Singaporean jailed for helping two women with fake robbery report
A Singaporean man abetted two Chinese nationals to fake a robbery and then lie to the police that an actual one had taken place.
They did this in order to extend the foreigners' stay in Singapore.
Lai Wei Tuck, 36, was sentenced to six months' jail on Friday (June 30) for intentionally aiding Ms Peng Mingying, 30, and Ms Zhang Xuemei, 32, in giving police officer Tan Hoe Peng false information.
Lai was also fined $30,000 for an unrelated offence of distributing money staked by others in remote gambling at Upper East Coast Road from March to September last year.
Deputy Public Prosecutor Lu Yiwei described how the fake robbery story unfolded on Jan 17 this year.
The women claimed Lai had robbed them after engaging Ms Peng for a massage. She had advertised her services on a few websites.
They said when he turned up at the rented unit at Dorset Road, Lai took out a knife-like object and demanded her valuables.
He then bound her with cable ties and took $1,700 in cash and her $200 mobile phone.
Ms Zhang said she then entered the room on hearing the commotion but Lai also tied her up.
The women said they called the police after Lai escaped.
Ms Zhang then discovered that $1,750 in cash and two phones were missing from her room.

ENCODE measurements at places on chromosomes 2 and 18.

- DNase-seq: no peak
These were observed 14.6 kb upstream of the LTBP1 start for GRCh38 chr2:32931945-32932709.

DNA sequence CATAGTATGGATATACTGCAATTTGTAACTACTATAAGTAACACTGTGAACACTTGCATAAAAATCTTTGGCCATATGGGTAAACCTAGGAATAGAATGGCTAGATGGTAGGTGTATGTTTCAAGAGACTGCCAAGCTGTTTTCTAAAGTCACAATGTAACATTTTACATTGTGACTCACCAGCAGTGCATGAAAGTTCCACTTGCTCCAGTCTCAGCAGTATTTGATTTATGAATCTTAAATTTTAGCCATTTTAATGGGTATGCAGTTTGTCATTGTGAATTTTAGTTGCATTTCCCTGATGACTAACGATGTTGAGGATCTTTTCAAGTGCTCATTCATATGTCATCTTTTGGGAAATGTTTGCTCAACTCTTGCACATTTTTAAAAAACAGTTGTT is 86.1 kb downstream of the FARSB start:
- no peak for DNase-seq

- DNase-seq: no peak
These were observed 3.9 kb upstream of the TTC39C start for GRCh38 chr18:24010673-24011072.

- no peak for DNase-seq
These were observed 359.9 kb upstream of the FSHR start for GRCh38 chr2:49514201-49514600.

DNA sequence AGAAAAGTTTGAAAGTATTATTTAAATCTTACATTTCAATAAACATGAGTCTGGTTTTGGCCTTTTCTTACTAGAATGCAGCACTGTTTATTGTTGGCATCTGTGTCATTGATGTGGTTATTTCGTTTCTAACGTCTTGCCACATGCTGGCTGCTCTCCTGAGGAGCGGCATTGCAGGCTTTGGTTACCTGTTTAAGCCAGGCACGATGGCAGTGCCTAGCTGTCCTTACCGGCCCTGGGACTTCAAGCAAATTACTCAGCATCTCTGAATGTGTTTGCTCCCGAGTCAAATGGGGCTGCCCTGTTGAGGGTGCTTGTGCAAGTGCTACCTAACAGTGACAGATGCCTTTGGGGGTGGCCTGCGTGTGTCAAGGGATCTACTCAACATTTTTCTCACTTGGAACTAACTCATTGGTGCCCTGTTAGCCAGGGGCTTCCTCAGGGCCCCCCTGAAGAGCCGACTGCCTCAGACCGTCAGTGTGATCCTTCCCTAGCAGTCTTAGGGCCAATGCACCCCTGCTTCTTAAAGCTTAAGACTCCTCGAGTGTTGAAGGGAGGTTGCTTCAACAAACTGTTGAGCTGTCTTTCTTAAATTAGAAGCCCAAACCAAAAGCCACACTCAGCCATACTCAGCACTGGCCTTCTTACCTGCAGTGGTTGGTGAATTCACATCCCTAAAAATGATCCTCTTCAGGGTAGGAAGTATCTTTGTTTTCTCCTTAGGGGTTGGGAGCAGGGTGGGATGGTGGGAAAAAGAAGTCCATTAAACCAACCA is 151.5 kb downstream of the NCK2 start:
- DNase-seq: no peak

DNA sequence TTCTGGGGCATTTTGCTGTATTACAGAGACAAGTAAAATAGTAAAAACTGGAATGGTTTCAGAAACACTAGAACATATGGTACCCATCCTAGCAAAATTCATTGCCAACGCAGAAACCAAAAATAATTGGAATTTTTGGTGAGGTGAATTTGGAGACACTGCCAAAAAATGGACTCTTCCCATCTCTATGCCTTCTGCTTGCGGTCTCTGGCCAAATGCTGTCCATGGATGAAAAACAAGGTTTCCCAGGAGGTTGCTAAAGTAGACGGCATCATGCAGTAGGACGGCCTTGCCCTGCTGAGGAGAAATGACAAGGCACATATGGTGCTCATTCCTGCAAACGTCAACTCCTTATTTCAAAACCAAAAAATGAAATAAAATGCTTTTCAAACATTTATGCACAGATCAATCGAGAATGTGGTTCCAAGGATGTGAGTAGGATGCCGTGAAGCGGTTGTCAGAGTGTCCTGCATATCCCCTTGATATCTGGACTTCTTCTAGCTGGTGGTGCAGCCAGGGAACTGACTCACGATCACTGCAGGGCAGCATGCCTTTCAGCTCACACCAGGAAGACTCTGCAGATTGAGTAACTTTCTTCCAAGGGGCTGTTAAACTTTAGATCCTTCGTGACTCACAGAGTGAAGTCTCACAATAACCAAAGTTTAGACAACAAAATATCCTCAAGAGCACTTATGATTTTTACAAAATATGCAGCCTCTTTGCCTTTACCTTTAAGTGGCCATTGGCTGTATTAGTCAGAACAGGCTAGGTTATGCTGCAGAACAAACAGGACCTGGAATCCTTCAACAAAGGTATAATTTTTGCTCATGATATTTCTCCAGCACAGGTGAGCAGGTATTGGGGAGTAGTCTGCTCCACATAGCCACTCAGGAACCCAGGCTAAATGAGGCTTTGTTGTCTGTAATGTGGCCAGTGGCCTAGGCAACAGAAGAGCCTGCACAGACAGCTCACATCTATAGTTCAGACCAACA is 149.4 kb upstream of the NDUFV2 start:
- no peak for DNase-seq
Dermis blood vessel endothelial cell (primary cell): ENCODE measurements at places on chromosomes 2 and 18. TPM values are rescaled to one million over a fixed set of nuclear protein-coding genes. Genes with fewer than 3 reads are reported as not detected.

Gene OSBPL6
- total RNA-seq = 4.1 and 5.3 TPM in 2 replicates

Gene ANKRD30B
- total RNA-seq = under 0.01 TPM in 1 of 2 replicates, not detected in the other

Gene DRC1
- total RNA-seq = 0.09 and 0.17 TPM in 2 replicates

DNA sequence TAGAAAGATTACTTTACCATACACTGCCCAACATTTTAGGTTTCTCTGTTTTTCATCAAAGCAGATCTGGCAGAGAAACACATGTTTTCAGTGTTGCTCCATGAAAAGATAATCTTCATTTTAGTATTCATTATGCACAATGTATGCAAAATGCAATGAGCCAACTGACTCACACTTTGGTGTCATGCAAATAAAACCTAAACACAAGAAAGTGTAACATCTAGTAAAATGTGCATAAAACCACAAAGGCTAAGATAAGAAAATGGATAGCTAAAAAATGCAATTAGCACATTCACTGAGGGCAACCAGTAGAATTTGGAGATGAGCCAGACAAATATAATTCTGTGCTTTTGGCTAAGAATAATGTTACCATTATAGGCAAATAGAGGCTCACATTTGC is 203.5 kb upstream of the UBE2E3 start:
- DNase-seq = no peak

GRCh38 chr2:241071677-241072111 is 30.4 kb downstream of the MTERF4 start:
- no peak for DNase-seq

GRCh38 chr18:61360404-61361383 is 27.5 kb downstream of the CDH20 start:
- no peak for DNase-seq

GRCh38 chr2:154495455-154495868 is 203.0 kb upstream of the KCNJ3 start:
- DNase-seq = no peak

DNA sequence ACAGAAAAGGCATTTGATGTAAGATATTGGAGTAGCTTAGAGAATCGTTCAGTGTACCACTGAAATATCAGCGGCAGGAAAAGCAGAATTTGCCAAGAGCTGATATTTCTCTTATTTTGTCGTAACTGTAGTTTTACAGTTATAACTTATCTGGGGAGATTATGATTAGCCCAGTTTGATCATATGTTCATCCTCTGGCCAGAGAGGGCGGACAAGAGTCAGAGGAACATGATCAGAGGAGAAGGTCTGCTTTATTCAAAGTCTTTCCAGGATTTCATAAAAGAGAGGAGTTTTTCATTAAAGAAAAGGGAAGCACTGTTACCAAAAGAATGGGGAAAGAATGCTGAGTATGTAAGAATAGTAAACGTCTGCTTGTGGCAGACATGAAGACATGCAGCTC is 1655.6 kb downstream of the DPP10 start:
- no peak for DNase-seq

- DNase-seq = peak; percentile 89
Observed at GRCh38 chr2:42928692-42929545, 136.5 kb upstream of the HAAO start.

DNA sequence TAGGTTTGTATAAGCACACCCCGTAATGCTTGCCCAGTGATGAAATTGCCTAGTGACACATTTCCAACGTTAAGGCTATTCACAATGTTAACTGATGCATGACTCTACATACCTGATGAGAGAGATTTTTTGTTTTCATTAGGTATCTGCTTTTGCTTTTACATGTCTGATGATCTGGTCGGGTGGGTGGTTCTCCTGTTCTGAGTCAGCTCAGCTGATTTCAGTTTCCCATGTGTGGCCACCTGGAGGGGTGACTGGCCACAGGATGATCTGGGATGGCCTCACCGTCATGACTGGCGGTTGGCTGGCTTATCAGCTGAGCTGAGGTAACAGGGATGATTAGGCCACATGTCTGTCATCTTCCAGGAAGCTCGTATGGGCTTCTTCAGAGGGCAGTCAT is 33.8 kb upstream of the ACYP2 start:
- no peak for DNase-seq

But investigations showed the alleged armed robbery had been staged by Lai and the two women who were holding Special Passes.
The court heard the whole ruse started with a woman approaching Lai via website SG Wolf to take part in the fake robbery, for which he would be paid $5,000.
Lai coached the women to say they were robbed by two men. He also told them to say the robber was wearing black and to provide other details to "throw" off the police.
But when they were interviewed by police, the two women owned up out of fear and Lai was arrested on Jan 21.
The case against the two women is pending.
Lai could have been jailed for up to one year and/or fined up to $5,000 for abetting to give false information to a public servant.
The maximum penalty for remote gambling is a $200,000 fine and five years' jail.